Multichannel Analytics: How to Track the Effectiveness of Traffic Channels
Tracking advertising effectiveness is easy if users leave a request when they first visit the site. But if one visit isn’t enough for the user, then how can you track the effectiveness of traffic channels?
End-to-end analytics helps you analyze traffic sources – from ad clicks to purchases. The service collects data from advertising platforms, CRMs, and websites and combines the information in a single window. Any business with more than one source of traffic should use end-to-end analytics. It will help you understand which ads are getting bids, and which ones are wasting budget. Ineffective advertising should be optimized or disabled.
However, if you only track bids and sales from each traffic source, you can disable channels that do not bring leads and customers directly, but help customers learn about your products and services. End-to-end analytics data is complemented by multi-channel analytics.
What is Multi-channel Analytics
Before a purchase, a customer usually comes into contact with a business several times: they come to the site from advertising, go from social networks to read blog articles, and receive an email newsletter. This is especially common for businesses that offer products or services at high prices. As a result, the user may see your ads several times, and leave a purchase request after switching from a conditional free SEO-issue. This chain of user interactions is called a “multichannel sequence.”
According to a survey by Online Market Intelligence (OMI), more than 70% of 18-24 year olds use multiple search channels: 58% cited at least two channels for searching for a product or service online, and one in five said more than three.
All traffic sources are involved in attracting leads. The traffic channel may not lead directly to the request, but introduce the future customer to the product, this fact should be taken into account. Otherwise, you can mistakenly conclude that SEO is the best way to attract new customers and turn off campaigns that bring traffic to the site. Use multi-channel analytics to understand the effectiveness of all traffic channels, ad campaigns, ads, and keys.
So you need to track all user interactions. But how do you determine the value of each channel?
There are different models of customer interaction. For example, a company that wants to reach as many users as possible cares which traffic channel brought the visit to the site first. For a company that wants to shorten the customer’s path to purchase, it’s important to track the channels which led the customer to purchase.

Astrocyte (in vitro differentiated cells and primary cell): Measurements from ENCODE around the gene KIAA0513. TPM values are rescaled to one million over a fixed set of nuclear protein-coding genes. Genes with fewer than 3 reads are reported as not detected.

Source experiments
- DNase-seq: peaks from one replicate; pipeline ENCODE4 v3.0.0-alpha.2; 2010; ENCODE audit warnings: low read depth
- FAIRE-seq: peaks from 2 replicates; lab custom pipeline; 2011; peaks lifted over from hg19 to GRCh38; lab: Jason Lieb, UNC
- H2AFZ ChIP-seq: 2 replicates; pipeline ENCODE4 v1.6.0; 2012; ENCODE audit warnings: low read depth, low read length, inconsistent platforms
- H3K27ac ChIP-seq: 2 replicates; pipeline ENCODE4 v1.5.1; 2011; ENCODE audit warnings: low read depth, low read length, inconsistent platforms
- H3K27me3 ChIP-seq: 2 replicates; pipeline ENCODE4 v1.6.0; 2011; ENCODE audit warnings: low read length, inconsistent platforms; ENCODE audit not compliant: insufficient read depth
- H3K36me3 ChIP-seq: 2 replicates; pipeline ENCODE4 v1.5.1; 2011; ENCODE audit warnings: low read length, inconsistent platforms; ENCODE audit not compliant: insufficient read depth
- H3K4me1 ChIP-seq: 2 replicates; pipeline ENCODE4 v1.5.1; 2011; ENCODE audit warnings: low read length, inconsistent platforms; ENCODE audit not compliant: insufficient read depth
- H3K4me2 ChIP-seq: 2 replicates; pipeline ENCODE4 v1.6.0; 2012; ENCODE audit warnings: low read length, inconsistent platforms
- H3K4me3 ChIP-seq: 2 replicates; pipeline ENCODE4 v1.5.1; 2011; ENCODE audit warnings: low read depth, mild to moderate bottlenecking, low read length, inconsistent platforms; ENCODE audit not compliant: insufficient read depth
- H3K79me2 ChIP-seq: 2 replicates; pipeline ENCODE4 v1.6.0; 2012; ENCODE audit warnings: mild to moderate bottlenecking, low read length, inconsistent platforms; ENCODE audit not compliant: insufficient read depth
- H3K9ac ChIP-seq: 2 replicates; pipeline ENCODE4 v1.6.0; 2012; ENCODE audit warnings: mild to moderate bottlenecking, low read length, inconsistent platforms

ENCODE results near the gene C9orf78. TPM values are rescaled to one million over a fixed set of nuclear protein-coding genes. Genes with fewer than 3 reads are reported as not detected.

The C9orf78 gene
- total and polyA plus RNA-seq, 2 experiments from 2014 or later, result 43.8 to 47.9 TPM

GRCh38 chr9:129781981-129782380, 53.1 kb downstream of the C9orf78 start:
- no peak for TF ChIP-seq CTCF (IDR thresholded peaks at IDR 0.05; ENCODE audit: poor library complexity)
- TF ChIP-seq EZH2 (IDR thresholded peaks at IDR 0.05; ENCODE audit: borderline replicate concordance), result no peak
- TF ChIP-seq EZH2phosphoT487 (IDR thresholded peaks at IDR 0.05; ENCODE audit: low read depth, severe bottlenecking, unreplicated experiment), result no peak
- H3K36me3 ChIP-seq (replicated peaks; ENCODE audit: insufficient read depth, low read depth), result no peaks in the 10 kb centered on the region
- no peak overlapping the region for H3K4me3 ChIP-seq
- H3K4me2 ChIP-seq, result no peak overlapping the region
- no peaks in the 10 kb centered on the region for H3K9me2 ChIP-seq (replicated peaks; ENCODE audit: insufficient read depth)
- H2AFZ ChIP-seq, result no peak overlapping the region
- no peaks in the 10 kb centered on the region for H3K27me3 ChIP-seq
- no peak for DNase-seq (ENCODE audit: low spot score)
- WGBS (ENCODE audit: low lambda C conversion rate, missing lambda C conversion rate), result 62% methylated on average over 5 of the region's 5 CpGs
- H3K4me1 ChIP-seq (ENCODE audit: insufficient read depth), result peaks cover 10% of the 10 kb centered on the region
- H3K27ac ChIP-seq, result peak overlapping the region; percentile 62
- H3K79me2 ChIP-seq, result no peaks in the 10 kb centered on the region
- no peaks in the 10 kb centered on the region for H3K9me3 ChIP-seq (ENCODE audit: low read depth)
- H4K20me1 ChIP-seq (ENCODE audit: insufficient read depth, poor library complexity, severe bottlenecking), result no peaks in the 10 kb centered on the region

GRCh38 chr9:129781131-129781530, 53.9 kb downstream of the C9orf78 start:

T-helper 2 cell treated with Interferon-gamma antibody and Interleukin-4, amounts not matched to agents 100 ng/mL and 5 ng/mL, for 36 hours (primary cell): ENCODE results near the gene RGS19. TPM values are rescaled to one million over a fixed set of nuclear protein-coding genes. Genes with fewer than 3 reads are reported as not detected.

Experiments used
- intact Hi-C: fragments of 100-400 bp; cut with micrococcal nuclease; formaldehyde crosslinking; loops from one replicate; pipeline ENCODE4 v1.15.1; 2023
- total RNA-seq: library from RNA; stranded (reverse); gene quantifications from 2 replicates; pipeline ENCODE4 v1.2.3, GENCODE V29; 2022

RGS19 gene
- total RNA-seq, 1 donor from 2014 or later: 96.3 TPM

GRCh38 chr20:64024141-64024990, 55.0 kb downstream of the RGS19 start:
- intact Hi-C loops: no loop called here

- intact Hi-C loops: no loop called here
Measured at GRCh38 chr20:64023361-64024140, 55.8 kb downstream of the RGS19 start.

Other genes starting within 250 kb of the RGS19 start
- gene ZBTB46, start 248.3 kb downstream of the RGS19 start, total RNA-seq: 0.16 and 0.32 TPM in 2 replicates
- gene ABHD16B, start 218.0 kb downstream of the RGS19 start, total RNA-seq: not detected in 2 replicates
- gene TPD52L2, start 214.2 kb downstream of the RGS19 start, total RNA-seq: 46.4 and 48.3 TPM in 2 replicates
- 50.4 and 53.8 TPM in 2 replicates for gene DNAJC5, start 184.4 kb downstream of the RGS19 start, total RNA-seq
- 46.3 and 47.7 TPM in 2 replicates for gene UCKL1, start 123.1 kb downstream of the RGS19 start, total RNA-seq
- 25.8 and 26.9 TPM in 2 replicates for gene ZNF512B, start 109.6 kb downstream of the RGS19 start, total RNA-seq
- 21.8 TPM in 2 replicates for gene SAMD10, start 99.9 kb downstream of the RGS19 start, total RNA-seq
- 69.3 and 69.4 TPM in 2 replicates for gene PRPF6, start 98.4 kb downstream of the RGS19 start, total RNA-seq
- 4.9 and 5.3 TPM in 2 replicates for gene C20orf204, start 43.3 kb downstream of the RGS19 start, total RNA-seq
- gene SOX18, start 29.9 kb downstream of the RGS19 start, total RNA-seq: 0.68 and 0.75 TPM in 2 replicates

Attribution models will help make a report tailored to the specifics of the purchase funnel of a particular business.
What are Attribution Models: What are They and How Can They be Used for Estimating Traffic Channels?
An attribution model is a rule used to distribute value among the traffic channels that participated in attracting customers.
The first click in the customer interaction chain is assigned 100% of the value; the others are ignored. For example, the user first came to the site from a targeted Facebook ad and then came to the site a few more times from other ads. When a user leaves a request, the Facebook advertising channel will get all the value; all other interactions with the user will not be taken into account.
This attribution model helps identify advertising channels that increase business visibility.
In this case, 100% of the customer engagement value is attributed to the last click. A user can go to a company’s website multiple times, click on multiple ads, and at the end, go to the site from an organic lead and leave a request. The SEO channel will get all the engagement value.
This attribution model helps determine which traffic channel ultimately converts a user into a customer.
Last non-direct click
All 100% of the value is received by the last paid click—for example, targeted ads on Facebook or contextual ads on Google.
All traffic channels in the click chain have the same value. For example, if a user came to the website from 4 traffic channels, each channel will get 25% of the value, and if a potential client interacted with the business 20 times – each channel will get 5% of the value.
Attribution model based on the age of interactions (“Time Decay”)
The last click that led to a purchase has more value, the first click has less value. For example, a user first came to the site from Yahoo ads, then came to the site two more times from social networks, until he bought the product after switching from Google Ads. The Yahoo ad channel gets 10% of the value and Google Ads gets 40%.
Attribution based on position (“U-Shape” model)
The first and last click of the user gets 40% of the value, the remaining 20% is distributed evenly to all other sources of traffic. For example, a user first came to the website through a YouTube ad, then came two more times – from Facebook and Instagram ads, and finally he came through Google Ads and left a request. YouTube and Google Ads traffic channels will each get 40% of the value and the rest will share the remaining 20%. That is, both Facebook and Instagram will get 10% of the value each.
This attribution model will give more value to the first and last channel in the chain – the traffic source that introduced the user to the business, and the traffic source that drove the lead to a purchase.
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